Air Quality classes defined in ISO 8573-1

There are standardized compressed air quality classes which makes easier for manufactures to define required air quality to ensure trouble free operation of their equipment.

The ISO specify 3 major contaminants of compressed air - solid particles, water and oil. These contaminants are specified by 3 digits that are refering to purity class from table below.

Particle size and density - Definition of the size and concentration of solid matter particles like dirt or rust that may remain in the compressed air.

Pressure dew point - Definition of the temperature to which the compressed air can be cooled without condensation of the moisture it contains. The pressure dew point changes with the air pressure.

Oil content - Definition of the residual quantity of aerosols and hydrocarbons contained in the compressed air.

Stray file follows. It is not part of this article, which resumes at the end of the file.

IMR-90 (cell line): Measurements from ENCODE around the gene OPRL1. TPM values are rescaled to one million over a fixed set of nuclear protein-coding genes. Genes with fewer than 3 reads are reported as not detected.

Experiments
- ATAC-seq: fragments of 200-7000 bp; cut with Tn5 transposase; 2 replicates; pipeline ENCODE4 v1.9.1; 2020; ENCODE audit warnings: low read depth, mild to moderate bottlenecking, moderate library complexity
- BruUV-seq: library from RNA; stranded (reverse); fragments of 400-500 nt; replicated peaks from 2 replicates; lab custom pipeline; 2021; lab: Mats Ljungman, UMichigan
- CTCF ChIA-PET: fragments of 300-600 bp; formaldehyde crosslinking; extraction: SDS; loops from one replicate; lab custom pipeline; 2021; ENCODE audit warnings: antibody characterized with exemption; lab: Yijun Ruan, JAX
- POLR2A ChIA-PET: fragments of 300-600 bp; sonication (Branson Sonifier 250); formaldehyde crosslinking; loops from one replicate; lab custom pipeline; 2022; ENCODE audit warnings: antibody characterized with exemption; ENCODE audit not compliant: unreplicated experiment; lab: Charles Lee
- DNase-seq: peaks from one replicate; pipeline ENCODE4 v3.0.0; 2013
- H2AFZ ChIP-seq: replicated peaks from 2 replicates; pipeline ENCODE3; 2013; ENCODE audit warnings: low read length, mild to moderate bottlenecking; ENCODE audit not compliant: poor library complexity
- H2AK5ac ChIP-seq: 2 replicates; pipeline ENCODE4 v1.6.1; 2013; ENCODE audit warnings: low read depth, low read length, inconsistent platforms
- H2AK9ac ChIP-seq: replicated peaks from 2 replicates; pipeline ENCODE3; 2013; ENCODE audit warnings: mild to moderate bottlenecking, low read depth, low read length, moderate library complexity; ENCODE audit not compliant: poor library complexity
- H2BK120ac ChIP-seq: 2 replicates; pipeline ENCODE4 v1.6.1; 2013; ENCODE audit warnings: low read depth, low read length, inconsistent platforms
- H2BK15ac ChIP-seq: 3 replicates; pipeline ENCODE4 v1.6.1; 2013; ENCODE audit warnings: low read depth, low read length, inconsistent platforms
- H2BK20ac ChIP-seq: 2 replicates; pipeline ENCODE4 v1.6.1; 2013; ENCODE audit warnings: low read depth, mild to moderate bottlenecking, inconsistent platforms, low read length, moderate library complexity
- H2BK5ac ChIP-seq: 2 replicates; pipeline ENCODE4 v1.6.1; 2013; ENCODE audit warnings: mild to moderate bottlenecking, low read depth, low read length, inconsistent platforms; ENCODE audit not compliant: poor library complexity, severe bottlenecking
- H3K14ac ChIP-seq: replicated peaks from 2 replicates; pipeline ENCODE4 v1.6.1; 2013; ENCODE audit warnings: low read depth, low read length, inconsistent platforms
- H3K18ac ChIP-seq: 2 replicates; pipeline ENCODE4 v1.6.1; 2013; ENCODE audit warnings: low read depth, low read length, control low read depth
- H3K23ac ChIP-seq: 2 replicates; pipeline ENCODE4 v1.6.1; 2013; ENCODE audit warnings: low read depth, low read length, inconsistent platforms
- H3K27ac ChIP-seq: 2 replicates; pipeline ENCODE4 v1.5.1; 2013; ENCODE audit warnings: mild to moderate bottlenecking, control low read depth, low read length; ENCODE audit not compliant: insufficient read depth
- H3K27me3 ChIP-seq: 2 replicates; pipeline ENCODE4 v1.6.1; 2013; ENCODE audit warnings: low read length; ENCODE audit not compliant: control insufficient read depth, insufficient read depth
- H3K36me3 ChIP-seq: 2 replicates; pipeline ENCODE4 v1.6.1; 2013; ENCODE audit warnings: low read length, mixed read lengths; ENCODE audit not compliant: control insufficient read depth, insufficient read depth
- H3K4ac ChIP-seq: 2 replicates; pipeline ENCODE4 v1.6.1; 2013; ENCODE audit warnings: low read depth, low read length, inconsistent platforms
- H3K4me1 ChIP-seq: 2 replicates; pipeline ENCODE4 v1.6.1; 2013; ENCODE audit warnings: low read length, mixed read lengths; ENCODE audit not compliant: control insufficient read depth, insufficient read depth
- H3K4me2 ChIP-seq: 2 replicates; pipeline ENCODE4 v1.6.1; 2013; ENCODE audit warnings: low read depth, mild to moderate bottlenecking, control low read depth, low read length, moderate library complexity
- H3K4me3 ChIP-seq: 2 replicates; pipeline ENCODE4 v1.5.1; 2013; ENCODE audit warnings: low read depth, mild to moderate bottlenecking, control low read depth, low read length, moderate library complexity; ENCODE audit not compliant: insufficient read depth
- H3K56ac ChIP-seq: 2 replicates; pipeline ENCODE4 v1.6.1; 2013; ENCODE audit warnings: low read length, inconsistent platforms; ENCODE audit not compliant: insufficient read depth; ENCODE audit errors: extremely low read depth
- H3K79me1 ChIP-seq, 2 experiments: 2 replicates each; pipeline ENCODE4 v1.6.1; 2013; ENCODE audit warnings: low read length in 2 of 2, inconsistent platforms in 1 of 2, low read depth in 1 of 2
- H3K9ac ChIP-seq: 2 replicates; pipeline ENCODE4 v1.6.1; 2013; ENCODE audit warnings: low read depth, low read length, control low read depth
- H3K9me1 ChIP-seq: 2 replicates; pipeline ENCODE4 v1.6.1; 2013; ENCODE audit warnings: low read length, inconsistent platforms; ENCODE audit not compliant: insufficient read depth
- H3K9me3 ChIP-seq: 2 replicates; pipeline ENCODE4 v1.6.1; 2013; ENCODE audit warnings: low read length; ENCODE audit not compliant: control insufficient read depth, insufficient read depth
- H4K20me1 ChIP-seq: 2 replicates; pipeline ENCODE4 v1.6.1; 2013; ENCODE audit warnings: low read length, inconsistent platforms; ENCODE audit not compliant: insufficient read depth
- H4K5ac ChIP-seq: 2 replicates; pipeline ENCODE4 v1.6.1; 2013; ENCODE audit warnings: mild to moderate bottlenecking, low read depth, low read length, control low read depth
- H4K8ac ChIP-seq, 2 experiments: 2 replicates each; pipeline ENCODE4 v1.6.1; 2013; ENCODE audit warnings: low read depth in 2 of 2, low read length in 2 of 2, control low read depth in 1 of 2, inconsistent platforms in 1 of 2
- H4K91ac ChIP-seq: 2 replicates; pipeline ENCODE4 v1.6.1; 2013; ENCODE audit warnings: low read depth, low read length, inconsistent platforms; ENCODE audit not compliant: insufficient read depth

ClassSolid particles per m3WaterOil
0.1 - 0.5
0.5 - 1
1 - 5
Pressure dew
point in °C
Residual oil
in mg/m3
2100 000100010-400,1
3-10 00050-201

Selecting an air purity class of 2.4.1, required for our PSA systems, would specify the following air quality when operating at the standard’s reference conditions:

Class 2 Particles

In each cubic metre of compressed air, no more than 100,000 particles in the 0.1 - 0.5 micron size range are allowed.

In each cubic metre of compressed air, no more than 1,000 particles in the 0.5 - 1 micron size range is allowed.

In each cubic metre of compressed air, no more than 10 particles in the 1 - 5 micron size range is allowed.

Class 4 Water

A pressure dewpoint of +3°C or lower is required; no liquid water is allowed.

Class 1 Oil

In each cubic metre of compressed air, not more than 0.01mg of oil is allowed. This is a combined level for both oil aerosol and oil vapour.

Why is it important to meet the air quality requirements?

Besides other unwanted issues, all the contaminants deactivate the molecular sieve present in the PSA generator what makes impact on the overall performance and lifetime of the complete system.